Only paperwork, no answer by cops in probe to trace Najeeb Ahmad: Delhi HC

A bench of Justices G S Sistani and Vinod Goel conveyed to DCP (Crime) Ramgopal Naik that it wants an answer "one way or the other" and told him to "do whatever you have to do" to find the student.

Published: 16th March 2017 07:47 PM  |   Last Updated: 16th March 2017 07:47 PM   |  A+A-

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By PTI

NEW DELHI: Except for paperwork and wasting of time and public money, nothing else is happening in the probe to trace missing JNU student Najeeb Ahmad, the Delhi High Court said today and directed the police to "find him".

"Except for paperwork, nothing else is happening. Your investigating officer (IO) is wasting time. By sending him out to check records of police stations and hospitals on the Delhi-Bareilly-Haridwar route, you are wasting public money," the court said.

A bench of Justices G S Sistani and Vinod Goel conveyed to DCP (Crime) Ramgopal Naik that it wants an answer "one way or the other" and told him to "do whatever you have to do" to find the student, who is missing since October 15 last year.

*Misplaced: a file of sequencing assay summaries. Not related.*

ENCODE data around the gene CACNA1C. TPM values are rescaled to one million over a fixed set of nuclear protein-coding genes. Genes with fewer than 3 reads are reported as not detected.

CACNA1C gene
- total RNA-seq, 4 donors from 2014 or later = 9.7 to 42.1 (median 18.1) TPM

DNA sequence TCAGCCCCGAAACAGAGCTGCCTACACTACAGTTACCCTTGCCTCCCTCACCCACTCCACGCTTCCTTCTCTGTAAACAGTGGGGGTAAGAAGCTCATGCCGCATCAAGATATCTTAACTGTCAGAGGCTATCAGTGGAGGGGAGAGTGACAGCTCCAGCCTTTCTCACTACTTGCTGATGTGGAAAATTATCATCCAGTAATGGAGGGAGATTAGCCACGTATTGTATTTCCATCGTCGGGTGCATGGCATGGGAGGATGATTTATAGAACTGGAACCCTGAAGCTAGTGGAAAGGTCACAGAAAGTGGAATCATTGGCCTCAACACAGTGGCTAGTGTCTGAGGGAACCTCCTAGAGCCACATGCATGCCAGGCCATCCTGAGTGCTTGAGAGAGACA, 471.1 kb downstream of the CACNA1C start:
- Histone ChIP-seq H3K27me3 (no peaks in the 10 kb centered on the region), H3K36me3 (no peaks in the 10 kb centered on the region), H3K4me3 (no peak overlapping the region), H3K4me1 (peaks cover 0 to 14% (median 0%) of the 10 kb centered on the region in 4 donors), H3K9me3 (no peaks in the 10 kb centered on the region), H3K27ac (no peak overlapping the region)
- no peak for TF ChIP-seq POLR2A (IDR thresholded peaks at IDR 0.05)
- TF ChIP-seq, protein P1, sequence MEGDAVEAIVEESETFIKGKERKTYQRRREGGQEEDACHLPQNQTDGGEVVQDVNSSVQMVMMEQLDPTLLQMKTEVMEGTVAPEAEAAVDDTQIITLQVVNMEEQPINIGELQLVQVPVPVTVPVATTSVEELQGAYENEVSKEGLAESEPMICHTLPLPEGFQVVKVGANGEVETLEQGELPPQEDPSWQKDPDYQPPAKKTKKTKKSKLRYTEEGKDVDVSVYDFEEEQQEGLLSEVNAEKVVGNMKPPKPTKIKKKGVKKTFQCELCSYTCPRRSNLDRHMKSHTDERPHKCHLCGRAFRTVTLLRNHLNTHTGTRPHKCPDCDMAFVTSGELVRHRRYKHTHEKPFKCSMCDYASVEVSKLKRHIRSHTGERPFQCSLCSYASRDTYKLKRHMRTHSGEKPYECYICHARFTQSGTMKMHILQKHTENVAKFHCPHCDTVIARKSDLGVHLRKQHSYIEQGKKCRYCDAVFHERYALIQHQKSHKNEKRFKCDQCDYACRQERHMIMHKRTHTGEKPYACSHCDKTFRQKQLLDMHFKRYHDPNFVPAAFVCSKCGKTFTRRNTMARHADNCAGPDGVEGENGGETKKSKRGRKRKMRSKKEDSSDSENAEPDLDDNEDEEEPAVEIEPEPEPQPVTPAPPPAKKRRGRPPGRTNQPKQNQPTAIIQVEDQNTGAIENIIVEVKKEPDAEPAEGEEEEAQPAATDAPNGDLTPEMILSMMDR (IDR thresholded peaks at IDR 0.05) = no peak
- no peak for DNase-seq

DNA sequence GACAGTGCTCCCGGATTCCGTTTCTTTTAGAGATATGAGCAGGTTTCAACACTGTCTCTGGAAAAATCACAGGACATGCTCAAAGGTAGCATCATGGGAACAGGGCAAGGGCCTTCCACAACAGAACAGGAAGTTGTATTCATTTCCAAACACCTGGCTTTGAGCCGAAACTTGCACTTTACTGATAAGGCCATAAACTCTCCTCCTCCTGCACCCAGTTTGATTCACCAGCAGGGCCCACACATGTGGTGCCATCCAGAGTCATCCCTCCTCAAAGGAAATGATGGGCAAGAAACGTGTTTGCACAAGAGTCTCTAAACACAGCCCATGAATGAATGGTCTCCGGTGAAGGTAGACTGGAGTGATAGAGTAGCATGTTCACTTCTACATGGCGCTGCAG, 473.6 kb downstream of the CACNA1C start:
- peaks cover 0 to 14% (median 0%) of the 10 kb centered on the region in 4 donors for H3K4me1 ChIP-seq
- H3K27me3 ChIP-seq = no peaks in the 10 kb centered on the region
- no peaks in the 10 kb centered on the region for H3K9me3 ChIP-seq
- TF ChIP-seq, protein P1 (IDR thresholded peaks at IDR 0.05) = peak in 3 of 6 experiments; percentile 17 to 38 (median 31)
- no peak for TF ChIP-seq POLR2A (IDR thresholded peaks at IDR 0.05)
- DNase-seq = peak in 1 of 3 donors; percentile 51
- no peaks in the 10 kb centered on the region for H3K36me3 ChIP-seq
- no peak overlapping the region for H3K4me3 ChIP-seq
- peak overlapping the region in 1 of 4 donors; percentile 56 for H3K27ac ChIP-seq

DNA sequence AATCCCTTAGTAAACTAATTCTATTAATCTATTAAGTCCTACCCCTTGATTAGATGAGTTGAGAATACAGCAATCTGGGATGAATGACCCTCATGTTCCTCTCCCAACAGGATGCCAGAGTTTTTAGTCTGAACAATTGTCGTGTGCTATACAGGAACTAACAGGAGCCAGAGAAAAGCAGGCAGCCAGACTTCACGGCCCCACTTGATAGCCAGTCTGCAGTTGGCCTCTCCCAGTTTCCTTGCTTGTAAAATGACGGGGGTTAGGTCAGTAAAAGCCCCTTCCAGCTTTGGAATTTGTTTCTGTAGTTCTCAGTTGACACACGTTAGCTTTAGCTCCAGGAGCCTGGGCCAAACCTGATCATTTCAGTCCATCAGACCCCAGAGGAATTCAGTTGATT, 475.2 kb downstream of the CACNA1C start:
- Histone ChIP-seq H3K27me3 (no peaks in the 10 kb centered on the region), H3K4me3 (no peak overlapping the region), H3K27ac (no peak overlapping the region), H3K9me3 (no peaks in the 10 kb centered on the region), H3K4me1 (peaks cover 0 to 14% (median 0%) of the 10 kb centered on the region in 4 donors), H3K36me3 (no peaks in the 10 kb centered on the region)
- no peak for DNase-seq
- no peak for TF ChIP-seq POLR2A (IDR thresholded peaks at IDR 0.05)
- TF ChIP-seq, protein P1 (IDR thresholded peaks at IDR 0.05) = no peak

"One way or the other we want an answer. If he is dead, say he is dead. We won't accept paperwork. Do whatever you have to. Find him," the Bench said and warned "else we will have someone else here".

The court directed Delhi Police to give the call records of the nine students suspected to be behind Najeeb's disappearance and listed the habeas corpus petition filed by Najeeb's mother on March 31.

The court's observation came after advocate Pallavi Sharma, appearing for Najeeb's mother, contended that the steps taken by the Delhi Police to trace the student were "cosmetic" in nature and "no serious endeavours were being made" to find him. She also claimed that the police were "attempting to shield" the nine students, who are suspects in the case and may have information about Najeeb, instead of interrogating them. The lawyer said that even the trial court was stuck on the issue of carrying out polygraph test of the nine students as they have filed several applications claiming the trial court does not have the power to decide the issue. The nine are neither giving consent nor recording their refusal to the test, she said.

The trial court is likely to pronounce its order on the students' application on March 20.

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